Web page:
Acadiana Business

Though last on 'Camelot Index,' state moves up in biz rank

by Leslie Turk

A week after Louisiana ranked dead last on an index comparing states on economic vitality, education, health, crime and governance, we come in as most improved for business.

Last week Louisiana and Gov. Bobby Jindal's veep prospects were dealt a blow when a composite index measuring how states compare on economic vitality, education, health, crime and governance had us dead last, but this week we move up on Chief Executive magazine's Best/Worst States for Business.

Louisiana now ranks 13th, up from 27th in 2011 and up 32 spots in the past four years, the largest improvement of any state.

That means CEOs nationwide believe Louisiana is the most improved state for business in the U.S., according to Louisiana Economic Development.

Chief Executive asked CEOs to grade states on such areas as taxes, regulatory environment, workforce quality and living environment. LED says in a press release that in Louisiana, Chief Executive cited business-friendly improvements, which include a more competitive corporate tax structure and turnkey workforce programs. The magazine also cited recent education and pension reform efforts as positive development trend indicators.

That accolade comes about a week after the state ranked dead last on a new composite index comparing how the 50 states fare on measures of economic vitality, education, health, crime and governance. According to The Times-Picayune, the "Camelot Index" is issued annually by Federal Funds Information for States, a non-partisan subscription service created by the National Governors Association and the National Conference of State Legislatures, which tracks and reports on the fiscal impact of federal budget and policy decisions on state budgets and programs. The paper reported:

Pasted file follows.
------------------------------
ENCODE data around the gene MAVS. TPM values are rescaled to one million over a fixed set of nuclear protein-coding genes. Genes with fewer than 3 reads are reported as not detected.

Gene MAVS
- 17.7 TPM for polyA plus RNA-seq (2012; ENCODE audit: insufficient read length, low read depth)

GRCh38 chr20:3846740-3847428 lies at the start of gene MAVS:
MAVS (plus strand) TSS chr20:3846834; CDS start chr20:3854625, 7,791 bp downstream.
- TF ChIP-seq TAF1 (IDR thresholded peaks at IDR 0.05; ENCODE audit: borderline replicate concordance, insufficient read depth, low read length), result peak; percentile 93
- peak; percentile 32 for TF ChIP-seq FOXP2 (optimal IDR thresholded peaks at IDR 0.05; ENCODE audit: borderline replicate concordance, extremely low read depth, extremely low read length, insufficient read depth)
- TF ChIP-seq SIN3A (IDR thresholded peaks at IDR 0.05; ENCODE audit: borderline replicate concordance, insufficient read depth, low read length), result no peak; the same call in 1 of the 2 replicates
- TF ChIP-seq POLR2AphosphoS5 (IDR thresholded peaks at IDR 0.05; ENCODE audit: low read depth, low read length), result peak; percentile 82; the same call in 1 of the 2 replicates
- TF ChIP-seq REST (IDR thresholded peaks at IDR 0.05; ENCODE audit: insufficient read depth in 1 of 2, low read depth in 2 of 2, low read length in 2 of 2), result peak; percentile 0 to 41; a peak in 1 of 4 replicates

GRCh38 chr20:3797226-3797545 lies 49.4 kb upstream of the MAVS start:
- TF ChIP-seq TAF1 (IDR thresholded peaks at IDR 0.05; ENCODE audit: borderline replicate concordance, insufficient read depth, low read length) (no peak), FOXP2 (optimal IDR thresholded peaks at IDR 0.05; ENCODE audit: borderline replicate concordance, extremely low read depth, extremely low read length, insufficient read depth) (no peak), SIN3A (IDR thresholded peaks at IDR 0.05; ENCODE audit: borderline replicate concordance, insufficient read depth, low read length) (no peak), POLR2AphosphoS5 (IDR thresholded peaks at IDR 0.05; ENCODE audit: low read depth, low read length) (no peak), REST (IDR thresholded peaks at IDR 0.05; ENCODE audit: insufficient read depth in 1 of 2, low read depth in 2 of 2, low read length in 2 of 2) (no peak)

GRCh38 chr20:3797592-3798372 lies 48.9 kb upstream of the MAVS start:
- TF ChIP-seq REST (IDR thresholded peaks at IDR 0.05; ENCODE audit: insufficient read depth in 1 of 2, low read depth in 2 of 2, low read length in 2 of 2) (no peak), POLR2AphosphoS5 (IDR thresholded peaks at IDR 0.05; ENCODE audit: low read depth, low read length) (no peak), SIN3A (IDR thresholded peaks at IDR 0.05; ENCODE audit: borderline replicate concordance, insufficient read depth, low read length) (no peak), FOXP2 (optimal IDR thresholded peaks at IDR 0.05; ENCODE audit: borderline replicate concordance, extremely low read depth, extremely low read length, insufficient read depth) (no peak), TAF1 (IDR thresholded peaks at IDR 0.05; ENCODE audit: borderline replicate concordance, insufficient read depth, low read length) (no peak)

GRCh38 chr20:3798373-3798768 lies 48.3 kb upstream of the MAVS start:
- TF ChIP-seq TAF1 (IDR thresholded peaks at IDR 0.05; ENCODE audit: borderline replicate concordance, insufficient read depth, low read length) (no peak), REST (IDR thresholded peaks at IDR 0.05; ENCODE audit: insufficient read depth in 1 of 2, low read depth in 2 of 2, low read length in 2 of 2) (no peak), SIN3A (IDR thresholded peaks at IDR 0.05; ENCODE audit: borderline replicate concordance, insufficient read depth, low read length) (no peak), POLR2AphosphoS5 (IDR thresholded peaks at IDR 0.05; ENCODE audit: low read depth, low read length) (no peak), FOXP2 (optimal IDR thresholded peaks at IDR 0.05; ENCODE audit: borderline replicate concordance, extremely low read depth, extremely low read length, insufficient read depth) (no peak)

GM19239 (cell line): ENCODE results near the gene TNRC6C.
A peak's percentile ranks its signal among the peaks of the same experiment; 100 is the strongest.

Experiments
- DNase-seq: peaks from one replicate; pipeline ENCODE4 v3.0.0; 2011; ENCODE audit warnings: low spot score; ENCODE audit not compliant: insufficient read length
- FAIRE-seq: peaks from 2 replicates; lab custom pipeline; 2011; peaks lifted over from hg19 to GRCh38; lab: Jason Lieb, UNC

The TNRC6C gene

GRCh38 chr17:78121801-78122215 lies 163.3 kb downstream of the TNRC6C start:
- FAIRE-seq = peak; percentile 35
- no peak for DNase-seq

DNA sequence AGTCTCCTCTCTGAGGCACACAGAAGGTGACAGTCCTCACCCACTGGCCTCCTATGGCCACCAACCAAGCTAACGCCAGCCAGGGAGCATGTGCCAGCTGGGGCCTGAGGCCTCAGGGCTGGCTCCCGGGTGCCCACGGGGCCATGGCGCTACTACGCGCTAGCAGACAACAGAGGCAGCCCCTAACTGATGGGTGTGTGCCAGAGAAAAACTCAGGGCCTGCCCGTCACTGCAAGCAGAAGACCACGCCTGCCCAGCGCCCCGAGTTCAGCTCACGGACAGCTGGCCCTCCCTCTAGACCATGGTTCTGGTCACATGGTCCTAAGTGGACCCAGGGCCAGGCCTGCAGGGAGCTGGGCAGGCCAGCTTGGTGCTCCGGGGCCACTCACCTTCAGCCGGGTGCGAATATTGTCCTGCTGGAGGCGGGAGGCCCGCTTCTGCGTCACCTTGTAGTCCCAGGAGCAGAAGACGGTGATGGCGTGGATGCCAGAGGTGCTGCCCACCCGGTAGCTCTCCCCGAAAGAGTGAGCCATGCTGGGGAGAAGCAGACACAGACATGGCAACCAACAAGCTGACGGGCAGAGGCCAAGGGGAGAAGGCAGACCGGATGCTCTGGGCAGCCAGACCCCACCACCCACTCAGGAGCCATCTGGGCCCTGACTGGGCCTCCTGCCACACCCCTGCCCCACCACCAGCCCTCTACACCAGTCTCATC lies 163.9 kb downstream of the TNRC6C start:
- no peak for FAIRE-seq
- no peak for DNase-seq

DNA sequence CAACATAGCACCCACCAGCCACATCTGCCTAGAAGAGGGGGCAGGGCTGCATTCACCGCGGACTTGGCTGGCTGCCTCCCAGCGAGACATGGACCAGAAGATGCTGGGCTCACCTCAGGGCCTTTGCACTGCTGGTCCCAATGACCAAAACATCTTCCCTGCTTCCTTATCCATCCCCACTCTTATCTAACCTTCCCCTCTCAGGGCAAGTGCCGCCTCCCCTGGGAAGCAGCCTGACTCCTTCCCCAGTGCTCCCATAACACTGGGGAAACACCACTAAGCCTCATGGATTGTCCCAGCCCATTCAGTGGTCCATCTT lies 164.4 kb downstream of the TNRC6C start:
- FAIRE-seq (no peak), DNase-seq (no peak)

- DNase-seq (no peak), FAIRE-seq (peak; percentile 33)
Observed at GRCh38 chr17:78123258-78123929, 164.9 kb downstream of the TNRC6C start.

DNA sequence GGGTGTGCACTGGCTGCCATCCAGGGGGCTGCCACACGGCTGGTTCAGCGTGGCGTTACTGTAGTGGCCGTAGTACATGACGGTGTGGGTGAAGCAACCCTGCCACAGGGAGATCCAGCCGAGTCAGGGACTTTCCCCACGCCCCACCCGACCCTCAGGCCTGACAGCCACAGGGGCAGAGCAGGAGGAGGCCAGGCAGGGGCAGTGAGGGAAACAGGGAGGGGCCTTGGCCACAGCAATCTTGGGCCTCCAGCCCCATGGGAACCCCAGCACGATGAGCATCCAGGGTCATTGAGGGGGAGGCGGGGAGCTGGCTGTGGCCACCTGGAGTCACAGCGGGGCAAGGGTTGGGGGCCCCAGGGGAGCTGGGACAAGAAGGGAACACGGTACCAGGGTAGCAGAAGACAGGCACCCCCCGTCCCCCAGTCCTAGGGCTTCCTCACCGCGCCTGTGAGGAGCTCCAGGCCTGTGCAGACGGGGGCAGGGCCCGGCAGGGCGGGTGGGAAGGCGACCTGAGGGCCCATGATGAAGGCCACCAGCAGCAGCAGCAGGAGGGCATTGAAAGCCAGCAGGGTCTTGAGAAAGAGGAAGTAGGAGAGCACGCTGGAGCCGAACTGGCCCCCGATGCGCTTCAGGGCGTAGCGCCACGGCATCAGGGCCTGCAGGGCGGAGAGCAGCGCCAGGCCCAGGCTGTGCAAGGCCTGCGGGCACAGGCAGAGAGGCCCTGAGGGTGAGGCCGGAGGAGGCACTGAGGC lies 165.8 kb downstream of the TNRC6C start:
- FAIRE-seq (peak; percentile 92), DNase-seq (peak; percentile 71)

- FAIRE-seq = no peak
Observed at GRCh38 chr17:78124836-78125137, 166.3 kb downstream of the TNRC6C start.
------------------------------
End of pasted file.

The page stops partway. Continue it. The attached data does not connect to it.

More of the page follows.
"It is based on the premise that most people share a common set of preferences: fewer taxes are better than more, small class sizes are better than large, low death rates are better than high, less crime is better than more and so on," FFIS writes in explaining the index, named for the mythical Arthurian kingdom - that most "congenial spot," in the lyrics of the musical.

"Many studies incorporate such preferences, but they often focus on just one area. For example, a study may attempt to identify the healthiest' state but ignore the fact that health care isn't delivered in a vacuum; it may be traded off with something else. The Camelot Index brings together measures of economic vitality, health, education, crime, society and government. In the current index, many states rank consistently across measures, while others do quite well on some measures but not on others." ...

While Gov. Bobby Jindal has foresworn any interest in being Mitt Romney's running-mate, the Camelot ranking comes at an inopportune moment if he harbors any such ambition. The governor's stewardship of Louisiana has won rave reviews in the conservative press, but the FFIS ranking would seem to indicate that Louisiana has a long way to go.

By contrast, some other governors or former governors who are mentioned as potential vice presidential candidates hail from states that do far better than Louisiana on the Camelot measures. Some examples: former Gov. Tim Pawlenty led Minnesota, which ranks seventh; Virginia Gov. Bob McDonnell's state ranked eighth; and New Jersey Gov. Chris Christie's state ranked 18th. Massachusetts, where Romney served as governor, ranked 14th.

The Camelot Index's "healthy economy" ranking is based on the percentage of people in poverty, employment growth, population growth, per capita income growth, per capita federal tax liabilities - a reflection of high incomes - per capita taxable resources and the annual mean wage for retail salespeople. Combining these criteria, New Jersey ranked number one, followed by North Dakota, Wyoming, Maryland and Virginia. Louisiana placed 41st. Mississippi and Alabama were at the bottom.

Read the T-P story here.